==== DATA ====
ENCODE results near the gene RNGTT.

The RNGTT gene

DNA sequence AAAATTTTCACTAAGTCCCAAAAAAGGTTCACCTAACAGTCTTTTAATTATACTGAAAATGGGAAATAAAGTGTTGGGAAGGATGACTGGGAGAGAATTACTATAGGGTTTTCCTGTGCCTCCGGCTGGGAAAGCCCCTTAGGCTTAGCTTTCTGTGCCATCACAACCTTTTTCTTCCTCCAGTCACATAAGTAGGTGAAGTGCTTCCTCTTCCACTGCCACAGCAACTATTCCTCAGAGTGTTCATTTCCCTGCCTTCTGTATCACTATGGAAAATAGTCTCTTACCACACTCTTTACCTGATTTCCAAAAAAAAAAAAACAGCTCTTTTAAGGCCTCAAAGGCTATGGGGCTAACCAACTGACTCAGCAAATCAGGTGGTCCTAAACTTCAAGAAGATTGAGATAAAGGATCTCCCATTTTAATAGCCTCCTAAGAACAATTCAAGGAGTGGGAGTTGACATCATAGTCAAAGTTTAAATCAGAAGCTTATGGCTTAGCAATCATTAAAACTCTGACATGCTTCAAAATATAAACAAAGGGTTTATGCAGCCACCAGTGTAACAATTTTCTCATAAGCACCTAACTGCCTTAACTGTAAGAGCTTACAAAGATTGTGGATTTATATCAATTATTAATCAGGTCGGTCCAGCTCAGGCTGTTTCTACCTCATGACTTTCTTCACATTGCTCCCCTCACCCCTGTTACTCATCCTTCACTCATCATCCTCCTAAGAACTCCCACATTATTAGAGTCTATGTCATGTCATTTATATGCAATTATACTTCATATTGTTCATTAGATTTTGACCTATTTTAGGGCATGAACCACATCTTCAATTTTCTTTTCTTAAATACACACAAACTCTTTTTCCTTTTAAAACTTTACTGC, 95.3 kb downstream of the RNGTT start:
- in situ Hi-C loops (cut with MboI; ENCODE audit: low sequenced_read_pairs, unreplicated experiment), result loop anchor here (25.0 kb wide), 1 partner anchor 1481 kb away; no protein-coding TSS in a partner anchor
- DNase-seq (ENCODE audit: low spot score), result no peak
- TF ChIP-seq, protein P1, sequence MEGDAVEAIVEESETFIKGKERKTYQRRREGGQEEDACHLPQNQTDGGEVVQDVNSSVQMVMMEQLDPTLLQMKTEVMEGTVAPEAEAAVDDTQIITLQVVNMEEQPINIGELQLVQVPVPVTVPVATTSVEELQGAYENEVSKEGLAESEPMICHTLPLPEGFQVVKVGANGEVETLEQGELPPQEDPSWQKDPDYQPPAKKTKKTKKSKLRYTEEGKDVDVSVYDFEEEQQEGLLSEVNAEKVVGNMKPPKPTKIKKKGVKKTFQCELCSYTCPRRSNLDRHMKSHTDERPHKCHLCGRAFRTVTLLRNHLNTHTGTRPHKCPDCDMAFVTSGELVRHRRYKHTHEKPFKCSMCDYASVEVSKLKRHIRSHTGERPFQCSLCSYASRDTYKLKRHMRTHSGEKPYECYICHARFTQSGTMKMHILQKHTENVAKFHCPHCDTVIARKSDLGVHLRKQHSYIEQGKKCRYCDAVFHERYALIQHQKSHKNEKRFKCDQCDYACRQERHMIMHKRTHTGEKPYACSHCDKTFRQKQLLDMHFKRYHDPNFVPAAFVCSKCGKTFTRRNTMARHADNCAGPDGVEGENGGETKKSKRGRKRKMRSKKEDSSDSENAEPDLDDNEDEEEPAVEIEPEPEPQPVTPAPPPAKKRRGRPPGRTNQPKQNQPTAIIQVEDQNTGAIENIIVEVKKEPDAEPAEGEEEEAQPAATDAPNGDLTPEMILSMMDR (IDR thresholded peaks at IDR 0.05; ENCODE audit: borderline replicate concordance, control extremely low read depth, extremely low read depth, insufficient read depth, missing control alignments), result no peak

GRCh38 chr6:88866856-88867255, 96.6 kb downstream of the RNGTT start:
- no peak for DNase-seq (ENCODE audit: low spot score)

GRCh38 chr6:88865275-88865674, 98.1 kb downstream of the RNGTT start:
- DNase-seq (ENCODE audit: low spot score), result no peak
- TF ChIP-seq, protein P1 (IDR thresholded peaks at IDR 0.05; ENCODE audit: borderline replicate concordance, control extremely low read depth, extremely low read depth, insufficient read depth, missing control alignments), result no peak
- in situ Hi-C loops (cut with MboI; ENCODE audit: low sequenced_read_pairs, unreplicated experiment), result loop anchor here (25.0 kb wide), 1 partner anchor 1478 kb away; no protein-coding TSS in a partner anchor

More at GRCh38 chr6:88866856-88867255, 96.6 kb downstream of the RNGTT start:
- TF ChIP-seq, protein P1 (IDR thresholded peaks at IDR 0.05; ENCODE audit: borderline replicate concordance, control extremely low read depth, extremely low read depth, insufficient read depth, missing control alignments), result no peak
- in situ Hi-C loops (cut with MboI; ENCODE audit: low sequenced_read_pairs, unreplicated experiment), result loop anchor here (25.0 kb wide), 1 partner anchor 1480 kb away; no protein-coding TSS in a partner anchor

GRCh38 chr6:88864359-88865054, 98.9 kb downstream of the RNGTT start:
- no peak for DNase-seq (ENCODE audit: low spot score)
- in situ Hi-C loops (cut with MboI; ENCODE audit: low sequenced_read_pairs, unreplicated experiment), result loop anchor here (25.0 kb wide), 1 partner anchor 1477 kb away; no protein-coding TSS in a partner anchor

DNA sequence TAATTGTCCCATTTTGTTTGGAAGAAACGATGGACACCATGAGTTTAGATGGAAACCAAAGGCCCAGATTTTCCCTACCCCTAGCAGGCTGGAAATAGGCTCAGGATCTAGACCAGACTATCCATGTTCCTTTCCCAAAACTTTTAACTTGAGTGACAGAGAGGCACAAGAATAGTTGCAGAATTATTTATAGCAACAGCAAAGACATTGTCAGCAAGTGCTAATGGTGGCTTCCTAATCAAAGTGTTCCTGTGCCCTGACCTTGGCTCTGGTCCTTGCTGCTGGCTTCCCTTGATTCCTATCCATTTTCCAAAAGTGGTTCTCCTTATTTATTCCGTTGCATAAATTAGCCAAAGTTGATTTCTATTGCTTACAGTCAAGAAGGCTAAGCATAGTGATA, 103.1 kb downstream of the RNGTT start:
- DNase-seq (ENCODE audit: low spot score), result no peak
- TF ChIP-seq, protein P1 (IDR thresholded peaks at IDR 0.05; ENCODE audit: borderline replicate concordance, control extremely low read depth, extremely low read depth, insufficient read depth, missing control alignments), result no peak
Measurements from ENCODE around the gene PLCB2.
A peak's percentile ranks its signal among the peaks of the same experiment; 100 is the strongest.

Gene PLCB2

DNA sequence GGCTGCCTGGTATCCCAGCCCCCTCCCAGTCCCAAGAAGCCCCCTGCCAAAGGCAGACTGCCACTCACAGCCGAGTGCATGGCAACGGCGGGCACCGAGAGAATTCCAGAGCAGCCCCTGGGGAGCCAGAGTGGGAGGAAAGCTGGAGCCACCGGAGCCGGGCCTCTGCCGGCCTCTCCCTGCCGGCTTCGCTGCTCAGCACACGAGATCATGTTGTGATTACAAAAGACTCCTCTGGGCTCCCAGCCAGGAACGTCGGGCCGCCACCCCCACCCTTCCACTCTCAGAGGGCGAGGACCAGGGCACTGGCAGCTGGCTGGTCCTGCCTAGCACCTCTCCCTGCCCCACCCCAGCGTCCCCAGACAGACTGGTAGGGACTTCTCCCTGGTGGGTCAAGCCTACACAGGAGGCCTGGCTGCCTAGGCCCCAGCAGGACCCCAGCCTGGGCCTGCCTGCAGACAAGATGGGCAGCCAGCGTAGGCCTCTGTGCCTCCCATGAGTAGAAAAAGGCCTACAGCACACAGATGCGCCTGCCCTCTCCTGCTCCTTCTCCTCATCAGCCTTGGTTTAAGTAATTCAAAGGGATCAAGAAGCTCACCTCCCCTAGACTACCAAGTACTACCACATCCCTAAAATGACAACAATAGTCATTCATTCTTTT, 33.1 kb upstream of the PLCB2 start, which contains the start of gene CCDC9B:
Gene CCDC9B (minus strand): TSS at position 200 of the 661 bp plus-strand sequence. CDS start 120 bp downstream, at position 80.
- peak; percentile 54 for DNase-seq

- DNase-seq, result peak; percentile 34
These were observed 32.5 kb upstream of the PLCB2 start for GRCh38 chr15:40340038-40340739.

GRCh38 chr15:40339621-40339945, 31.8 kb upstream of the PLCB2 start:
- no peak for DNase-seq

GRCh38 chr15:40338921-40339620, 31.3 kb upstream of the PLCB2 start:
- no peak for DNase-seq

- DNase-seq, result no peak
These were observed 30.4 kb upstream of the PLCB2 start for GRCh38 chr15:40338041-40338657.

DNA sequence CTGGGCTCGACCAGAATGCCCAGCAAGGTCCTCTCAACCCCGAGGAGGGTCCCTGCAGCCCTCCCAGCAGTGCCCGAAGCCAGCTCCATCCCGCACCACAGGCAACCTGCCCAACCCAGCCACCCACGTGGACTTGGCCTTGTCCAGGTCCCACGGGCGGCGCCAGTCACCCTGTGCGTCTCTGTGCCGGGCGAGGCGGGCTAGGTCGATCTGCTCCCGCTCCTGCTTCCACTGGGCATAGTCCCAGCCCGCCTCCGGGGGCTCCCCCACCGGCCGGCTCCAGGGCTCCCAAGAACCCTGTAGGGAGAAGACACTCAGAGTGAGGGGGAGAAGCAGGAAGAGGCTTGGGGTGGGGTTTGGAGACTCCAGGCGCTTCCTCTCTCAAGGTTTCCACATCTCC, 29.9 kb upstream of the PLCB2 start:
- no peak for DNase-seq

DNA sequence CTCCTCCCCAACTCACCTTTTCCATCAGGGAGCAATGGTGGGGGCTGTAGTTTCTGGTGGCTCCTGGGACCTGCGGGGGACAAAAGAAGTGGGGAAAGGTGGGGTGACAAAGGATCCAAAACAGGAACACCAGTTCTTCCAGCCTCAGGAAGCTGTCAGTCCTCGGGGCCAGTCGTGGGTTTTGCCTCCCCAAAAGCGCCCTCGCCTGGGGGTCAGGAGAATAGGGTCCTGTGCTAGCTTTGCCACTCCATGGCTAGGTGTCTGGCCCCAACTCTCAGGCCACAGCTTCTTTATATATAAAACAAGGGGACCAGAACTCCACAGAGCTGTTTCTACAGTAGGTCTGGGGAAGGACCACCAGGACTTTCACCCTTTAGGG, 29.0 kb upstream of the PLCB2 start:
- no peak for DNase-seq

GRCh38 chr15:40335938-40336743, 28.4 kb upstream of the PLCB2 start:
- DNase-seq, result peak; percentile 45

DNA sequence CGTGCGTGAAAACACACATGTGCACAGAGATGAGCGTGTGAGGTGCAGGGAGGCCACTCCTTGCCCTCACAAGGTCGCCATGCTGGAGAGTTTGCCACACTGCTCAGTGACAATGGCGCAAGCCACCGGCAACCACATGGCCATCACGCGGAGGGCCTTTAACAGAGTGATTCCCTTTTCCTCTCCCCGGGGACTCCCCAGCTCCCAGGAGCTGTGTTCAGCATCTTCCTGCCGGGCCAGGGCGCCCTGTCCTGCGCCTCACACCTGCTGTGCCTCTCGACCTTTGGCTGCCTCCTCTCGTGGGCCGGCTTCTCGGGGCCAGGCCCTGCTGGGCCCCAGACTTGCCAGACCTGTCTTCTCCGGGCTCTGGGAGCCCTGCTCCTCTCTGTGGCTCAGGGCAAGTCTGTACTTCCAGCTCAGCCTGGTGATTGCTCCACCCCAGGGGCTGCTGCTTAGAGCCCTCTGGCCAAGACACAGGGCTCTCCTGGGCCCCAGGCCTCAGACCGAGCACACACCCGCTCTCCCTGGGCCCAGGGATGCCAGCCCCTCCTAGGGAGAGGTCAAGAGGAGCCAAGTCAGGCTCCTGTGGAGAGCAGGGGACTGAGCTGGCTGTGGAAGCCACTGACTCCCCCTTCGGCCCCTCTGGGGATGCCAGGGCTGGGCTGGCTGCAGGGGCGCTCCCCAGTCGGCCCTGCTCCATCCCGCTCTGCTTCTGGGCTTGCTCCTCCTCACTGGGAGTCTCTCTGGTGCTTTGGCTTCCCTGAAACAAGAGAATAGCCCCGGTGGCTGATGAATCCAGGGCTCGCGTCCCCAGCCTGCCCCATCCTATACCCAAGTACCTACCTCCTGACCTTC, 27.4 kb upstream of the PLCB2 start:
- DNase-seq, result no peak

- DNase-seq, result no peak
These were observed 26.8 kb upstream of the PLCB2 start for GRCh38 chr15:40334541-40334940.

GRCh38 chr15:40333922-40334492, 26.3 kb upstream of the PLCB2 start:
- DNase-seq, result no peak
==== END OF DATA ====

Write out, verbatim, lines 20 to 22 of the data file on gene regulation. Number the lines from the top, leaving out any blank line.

- DNase-seq (ENCODE audit: low spot score), result no peak
- TF ChIP-seq, protein P1 (IDR thresholded peaks at IDR 0.05; ENCODE audit: borderline replicate concordance, control extremely low read depth, extremely low read depth, insufficient read depth, missing control alignments), result no peak
Measurements from ENCODE around the gene PLCB2.